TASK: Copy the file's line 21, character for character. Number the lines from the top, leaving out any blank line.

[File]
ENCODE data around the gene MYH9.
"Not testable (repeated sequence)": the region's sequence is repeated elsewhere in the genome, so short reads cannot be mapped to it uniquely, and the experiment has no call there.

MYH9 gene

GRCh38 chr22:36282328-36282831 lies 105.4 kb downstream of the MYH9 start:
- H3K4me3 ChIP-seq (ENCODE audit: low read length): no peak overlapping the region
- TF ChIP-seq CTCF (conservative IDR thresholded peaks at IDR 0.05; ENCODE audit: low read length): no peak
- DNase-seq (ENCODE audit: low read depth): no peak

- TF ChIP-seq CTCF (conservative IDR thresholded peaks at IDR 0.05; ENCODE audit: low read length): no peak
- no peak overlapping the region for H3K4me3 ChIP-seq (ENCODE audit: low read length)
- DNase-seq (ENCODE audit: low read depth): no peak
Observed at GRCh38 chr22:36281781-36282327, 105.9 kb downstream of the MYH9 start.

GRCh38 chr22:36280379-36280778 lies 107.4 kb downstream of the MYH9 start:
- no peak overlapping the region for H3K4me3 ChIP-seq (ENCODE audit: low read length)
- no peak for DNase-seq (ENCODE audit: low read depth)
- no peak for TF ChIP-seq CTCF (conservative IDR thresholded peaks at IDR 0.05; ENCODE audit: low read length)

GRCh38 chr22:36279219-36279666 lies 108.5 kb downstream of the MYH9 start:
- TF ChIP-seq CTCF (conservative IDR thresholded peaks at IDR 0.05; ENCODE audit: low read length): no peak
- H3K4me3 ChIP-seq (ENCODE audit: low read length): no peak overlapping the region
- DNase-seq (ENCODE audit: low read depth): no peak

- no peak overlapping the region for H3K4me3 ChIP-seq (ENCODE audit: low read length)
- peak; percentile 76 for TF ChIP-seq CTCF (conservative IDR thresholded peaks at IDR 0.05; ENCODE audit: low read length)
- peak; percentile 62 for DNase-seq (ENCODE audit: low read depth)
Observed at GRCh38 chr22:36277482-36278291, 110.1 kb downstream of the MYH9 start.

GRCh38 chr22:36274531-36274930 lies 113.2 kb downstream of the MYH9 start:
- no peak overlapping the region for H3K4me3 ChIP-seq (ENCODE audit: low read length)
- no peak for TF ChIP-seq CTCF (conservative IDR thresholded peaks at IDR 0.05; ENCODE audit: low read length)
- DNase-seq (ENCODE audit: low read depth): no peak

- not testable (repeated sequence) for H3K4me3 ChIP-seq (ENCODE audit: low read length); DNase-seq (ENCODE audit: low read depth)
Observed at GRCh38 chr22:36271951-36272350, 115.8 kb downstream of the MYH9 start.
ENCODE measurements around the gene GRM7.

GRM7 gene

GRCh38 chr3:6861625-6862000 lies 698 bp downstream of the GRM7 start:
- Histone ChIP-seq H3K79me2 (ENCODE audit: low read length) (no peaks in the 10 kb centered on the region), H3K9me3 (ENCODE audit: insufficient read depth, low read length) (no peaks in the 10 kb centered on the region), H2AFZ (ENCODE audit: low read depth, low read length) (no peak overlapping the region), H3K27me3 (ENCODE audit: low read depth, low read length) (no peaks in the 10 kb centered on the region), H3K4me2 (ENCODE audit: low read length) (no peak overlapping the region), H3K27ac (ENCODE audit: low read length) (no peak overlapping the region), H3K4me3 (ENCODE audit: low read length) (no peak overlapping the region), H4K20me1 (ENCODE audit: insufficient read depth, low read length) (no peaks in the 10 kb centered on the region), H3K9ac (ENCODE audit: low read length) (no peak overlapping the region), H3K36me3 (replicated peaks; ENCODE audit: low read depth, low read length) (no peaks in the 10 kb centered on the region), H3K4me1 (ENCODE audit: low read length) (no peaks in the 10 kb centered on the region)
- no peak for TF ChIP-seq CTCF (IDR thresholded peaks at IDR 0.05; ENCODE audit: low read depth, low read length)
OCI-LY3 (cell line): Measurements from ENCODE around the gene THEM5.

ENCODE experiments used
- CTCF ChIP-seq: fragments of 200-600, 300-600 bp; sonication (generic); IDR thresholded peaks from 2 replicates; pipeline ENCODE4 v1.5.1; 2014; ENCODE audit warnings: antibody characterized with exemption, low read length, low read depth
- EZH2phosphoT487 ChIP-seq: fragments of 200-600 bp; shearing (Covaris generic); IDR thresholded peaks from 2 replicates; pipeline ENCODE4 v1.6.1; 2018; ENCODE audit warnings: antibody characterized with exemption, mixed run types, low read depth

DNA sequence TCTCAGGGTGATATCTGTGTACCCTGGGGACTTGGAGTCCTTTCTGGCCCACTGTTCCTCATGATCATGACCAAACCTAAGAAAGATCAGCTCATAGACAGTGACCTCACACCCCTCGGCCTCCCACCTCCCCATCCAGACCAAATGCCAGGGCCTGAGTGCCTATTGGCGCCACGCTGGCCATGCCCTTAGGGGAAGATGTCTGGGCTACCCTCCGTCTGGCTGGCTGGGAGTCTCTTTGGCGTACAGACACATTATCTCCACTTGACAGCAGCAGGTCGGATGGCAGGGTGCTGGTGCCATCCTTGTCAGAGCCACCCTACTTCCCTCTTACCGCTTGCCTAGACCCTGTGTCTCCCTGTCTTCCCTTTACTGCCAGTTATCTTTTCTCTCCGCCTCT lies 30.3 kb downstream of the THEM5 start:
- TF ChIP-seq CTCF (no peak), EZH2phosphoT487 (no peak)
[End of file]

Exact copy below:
- peak; percentile 76 for TF ChIP-seq CTCF (conservative IDR thresholded peaks at IDR 0.05; ENCODE audit: low read length)